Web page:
A History of YALDING, Kent, England

The movement of Workingmen's Club and Institute Union was established in 1862 as a viable approach to social reform.
In Yalding our Working Men's Club held its inuagural evening on the 19th of March 1877. Local headmaster William Galpin was elected secretary and treasurer, for the club that was located in a converted abattoir at the rear of Leesden House in the High Street, a previous butchers shop.
At an 1888 meeting the membership was defined as:- Ordinary or Associate members.
`Ordinary members shall be those who receive wages for manual labour, such as farm labourers, tradesmen's assistants, grooms, artisans, and others, whom the committee shall decide to be included in this definition. Apprentices and assistants may be elected ordinary members.
Associates shall be tradesmen, farmers, professional men, and others, whom the committee shall decide to be included in this definition.'
Competitions with other clubs has always been a major part of its activities, when in 1888 Messrs Cooper and F King won prizes in bagatelle and draughts at Maidstone, whilst in 1895 the local team lost by one point to Horsemonden in a whist contest. In this later event, service for Yalding was undertaken by Messrs, A Cheeseman, C E Richardson, W Richardson (junior and senior), G Hepworth, E Richardson, G Mercer, H Raindbird, E Jones and W Smith. Of course a return match was planned hoping to reverse the previous record.
This establishment entered 1898 after a memorable year in which thanks to the generosity of Mr Charles Fletcher of Kenward, (who like his father before him takes the warmest interest in the Club welfare,) announced that he had been able to mark the year of Her Majesty's Jubilee by purchasing the Club premises, in order to convey them to the trustees of the Club as a Jubilee Gift.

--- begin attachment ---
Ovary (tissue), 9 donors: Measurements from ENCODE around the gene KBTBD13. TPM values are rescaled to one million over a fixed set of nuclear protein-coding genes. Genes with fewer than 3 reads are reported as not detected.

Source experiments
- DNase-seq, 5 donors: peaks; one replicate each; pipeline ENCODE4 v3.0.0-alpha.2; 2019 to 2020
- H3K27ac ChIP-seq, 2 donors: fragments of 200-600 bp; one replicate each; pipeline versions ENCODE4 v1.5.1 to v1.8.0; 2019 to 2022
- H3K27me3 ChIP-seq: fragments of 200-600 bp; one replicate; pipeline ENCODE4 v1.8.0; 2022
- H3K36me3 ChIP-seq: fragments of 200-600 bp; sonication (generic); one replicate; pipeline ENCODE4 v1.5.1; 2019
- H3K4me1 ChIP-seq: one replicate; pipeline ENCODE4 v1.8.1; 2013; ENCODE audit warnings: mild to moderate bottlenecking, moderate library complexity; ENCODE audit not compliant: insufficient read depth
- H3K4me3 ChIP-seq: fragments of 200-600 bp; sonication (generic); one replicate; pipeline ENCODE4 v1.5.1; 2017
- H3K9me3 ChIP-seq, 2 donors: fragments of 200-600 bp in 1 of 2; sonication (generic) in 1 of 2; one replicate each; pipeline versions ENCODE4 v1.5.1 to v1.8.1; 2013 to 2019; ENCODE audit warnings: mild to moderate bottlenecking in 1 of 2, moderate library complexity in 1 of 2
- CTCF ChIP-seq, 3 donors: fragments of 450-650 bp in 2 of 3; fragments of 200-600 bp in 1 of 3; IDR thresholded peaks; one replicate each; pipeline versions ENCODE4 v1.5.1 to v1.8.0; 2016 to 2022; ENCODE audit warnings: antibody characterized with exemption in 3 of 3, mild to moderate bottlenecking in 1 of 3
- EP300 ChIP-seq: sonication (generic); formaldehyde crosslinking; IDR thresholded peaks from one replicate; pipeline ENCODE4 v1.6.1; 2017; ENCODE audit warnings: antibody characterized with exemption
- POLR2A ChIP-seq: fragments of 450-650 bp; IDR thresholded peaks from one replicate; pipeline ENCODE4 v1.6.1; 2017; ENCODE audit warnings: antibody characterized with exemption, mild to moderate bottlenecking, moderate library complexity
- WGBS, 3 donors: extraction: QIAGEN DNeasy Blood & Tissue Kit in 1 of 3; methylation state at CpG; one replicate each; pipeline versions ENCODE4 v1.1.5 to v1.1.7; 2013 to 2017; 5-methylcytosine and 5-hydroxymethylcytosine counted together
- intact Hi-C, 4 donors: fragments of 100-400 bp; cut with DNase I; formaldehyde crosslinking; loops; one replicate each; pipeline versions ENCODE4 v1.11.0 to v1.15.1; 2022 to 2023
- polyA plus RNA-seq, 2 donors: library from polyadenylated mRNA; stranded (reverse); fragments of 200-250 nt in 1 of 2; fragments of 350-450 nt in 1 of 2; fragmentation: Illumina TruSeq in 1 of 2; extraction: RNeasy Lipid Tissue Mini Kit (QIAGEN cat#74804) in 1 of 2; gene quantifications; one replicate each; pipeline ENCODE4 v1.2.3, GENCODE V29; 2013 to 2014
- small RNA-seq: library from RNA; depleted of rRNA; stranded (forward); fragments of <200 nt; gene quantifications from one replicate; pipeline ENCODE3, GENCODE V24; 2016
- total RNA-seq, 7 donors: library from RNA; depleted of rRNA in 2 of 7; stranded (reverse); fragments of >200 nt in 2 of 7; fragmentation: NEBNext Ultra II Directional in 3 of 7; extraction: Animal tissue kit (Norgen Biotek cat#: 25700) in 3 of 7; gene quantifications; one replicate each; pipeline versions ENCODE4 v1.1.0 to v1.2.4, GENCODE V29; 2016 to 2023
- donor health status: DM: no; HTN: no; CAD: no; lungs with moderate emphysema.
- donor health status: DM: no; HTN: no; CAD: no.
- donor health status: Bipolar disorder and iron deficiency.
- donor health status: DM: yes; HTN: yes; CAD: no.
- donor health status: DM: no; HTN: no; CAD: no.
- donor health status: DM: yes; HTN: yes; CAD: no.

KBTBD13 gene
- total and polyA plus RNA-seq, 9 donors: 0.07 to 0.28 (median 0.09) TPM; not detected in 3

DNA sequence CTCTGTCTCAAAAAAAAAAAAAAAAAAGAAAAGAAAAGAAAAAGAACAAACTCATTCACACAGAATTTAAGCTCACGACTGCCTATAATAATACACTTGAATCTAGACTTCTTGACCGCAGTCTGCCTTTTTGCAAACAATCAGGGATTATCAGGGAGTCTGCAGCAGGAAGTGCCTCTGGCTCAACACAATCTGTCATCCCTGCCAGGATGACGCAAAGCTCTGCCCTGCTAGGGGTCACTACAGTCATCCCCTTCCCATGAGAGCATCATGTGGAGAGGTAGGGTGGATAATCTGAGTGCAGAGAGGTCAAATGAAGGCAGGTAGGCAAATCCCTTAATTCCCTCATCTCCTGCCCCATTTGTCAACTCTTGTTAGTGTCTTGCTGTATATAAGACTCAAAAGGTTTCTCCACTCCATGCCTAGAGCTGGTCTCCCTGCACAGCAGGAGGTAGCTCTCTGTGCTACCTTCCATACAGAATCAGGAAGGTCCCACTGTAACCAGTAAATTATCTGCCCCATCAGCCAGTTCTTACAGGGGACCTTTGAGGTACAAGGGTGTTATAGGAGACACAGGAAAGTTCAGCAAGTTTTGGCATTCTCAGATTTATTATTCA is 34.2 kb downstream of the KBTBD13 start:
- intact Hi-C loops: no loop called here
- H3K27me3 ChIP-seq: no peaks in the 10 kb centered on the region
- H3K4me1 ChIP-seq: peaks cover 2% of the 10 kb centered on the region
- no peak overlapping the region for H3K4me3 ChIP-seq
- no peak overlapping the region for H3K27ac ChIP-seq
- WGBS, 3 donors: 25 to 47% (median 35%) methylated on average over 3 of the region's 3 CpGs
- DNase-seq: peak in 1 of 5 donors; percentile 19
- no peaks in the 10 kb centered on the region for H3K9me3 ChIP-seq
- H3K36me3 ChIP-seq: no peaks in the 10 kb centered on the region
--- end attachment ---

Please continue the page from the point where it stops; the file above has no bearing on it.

At the half-yearly well attended meeting, held on Tuesday 1st February 1898, Dr Pout, who was the club Honary Treasurer, presented Mr Fletcher with an illuminated address in recognition of the warm interest he had always taken in the concerns of the Club. It meant therefore that the Club was the property of its members, and the rent of £7.10s out of an expenditure of £39 for 1897 would be a considerable saving. Other expenses were £6.14s to the caretaker, £4.15s for a newspaper account, £3.14s for fuel, £3.14s for lamp oil, glass and cotton, £3.4s on refreshments, with eight other sundry items.
To quote, ` properly used such an institution must be an influence for good in village life, and wisely managed can become and continue to be a thriving concern, commanding and deserving the support of honorary as well as of ordinary members.'
This has been the case and the club remained reasonably static in nature and function until 1975, when a large extension was built incorporating a dance area and stage. In 1980 a further room was added to house two snooker tables and equipment together with a cooling room for the beers. A further alteration was for a lounge and TV area.